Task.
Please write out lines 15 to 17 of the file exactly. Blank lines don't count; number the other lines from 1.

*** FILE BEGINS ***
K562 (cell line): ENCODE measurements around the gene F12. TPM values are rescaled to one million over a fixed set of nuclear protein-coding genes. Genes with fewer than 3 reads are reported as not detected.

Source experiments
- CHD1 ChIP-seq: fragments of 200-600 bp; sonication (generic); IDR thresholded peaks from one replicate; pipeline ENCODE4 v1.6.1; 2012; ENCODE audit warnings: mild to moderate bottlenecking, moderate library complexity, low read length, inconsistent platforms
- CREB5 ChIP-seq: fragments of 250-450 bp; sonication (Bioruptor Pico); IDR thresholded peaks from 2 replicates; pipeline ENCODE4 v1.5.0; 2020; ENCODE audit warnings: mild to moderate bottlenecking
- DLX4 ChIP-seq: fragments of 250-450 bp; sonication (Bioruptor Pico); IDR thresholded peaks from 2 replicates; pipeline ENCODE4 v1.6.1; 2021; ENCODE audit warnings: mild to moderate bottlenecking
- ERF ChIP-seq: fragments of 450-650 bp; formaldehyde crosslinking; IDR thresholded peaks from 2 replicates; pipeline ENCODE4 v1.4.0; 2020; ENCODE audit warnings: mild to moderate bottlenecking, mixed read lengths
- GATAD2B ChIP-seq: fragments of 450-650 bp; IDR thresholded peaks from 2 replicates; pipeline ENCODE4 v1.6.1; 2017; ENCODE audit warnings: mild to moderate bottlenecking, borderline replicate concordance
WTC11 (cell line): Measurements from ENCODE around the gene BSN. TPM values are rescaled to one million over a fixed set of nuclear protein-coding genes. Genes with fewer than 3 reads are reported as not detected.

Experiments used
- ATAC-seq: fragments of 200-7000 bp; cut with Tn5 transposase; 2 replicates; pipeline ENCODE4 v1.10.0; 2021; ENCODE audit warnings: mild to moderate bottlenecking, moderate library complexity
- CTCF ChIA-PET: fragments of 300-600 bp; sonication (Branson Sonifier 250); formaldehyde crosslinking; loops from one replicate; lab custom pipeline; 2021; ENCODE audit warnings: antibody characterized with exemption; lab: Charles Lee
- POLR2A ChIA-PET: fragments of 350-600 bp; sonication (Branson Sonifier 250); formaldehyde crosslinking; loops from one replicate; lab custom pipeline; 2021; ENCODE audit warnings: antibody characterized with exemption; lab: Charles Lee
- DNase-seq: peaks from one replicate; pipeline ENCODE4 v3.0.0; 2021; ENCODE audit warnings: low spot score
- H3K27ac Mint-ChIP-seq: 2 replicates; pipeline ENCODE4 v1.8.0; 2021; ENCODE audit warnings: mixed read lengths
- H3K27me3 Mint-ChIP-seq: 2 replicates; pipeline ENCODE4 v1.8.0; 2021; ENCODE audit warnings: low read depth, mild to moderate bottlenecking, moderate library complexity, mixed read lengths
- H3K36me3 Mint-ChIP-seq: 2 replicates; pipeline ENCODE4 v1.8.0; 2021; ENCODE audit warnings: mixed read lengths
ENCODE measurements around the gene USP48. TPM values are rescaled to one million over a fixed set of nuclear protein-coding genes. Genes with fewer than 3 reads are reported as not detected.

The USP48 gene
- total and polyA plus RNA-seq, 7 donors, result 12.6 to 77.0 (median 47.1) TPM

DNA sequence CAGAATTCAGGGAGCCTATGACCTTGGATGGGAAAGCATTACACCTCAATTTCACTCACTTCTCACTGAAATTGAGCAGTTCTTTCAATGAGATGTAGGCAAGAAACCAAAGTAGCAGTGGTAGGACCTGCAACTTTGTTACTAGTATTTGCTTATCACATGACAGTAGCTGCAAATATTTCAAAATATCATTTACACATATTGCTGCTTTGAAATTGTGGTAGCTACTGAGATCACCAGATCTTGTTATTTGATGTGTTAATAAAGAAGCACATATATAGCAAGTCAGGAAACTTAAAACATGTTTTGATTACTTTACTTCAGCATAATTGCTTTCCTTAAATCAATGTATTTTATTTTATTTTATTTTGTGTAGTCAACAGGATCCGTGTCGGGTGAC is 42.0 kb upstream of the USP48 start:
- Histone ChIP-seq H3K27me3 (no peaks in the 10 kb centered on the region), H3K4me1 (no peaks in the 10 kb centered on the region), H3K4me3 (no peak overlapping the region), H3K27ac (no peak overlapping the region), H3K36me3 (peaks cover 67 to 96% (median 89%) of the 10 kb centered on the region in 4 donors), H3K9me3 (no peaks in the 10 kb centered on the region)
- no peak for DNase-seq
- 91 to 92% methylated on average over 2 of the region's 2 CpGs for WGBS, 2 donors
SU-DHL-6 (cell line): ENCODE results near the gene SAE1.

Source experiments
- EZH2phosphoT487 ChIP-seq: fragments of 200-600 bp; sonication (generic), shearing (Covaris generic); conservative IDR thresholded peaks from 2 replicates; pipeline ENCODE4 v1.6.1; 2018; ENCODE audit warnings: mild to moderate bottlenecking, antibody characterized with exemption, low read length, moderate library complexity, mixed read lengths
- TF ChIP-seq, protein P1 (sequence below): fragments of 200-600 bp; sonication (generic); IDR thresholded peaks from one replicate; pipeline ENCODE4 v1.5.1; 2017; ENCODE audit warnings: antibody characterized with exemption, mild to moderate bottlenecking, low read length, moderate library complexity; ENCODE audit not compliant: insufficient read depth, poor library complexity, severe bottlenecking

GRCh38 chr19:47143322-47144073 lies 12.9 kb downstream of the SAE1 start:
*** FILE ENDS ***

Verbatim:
- H3K27me3 Mint-ChIP-seq: 2 replicates; pipeline ENCODE4 v1.8.0; 2021; ENCODE audit warnings: low read depth, mild to moderate bottlenecking, moderate library complexity, mixed read lengths
- H3K36me3 Mint-ChIP-seq: 2 replicates; pipeline ENCODE4 v1.8.0; 2021; ENCODE audit warnings: mixed read lengths
ENCODE measurements around the gene USP48. TPM values are rescaled to one million over a fixed set of nuclear protein-coding genes. Genes with fewer than 3 reads are reported as not detected.